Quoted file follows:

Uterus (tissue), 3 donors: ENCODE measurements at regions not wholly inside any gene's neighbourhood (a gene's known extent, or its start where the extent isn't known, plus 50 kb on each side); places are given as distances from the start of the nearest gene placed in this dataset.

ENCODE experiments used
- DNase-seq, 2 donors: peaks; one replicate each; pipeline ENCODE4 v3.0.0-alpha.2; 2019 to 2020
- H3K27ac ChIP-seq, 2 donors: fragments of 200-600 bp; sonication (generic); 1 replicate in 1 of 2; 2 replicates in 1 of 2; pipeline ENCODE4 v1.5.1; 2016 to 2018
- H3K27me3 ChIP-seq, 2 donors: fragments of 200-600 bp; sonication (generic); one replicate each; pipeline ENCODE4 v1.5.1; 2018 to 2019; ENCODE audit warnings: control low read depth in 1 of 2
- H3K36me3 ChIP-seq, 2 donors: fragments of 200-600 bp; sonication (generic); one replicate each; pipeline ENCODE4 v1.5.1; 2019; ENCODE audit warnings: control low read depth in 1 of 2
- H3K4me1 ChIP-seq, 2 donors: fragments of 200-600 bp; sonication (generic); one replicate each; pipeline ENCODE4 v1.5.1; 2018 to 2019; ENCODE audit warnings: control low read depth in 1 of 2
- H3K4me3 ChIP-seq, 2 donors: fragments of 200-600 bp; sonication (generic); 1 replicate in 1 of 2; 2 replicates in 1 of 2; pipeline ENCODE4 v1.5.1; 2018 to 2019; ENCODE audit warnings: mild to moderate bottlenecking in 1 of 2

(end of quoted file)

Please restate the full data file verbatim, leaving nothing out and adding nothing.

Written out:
Uterus (tissue), 3 donors: ENCODE measurements at regions not wholly inside any gene's neighbourhood (a gene's known extent, or its start where the extent isn't known, plus 50 kb on each side); places are given as distances from the start of the nearest gene placed in this dataset.

ENCODE experiments used
- DNase-seq, 2 donors: peaks; one replicate each; pipeline ENCODE4 v3.0.0-alpha.2; 2019 to 2020
- H3K27ac ChIP-seq, 2 donors: fragments of 200-600 bp; sonication (generic); 1 replicate in 1 of 2; 2 replicates in 1 of 2; pipeline ENCODE4 v1.5.1; 2016 to 2018
- H3K27me3 ChIP-seq, 2 donors: fragments of 200-600 bp; sonication (generic); one replicate each; pipeline ENCODE4 v1.5.1; 2018 to 2019; ENCODE audit warnings: control low read depth in 1 of 2
- H3K36me3 ChIP-seq, 2 donors: fragments of 200-600 bp; sonication (generic); one replicate each; pipeline ENCODE4 v1.5.1; 2019; ENCODE audit warnings: control low read depth in 1 of 2
- H3K4me1 ChIP-seq, 2 donors: fragments of 200-600 bp; sonication (generic); one replicate each; pipeline ENCODE4 v1.5.1; 2018 to 2019; ENCODE audit warnings: control low read depth in 1 of 2
- H3K4me3 ChIP-seq, 2 donors: fragments of 200-600 bp; sonication (generic); 1 replicate in 1 of 2; 2 replicates in 1 of 2; pipeline ENCODE4 v1.5.1; 2018 to 2019; ENCODE audit warnings: mild to moderate bottlenecking in 1 of 2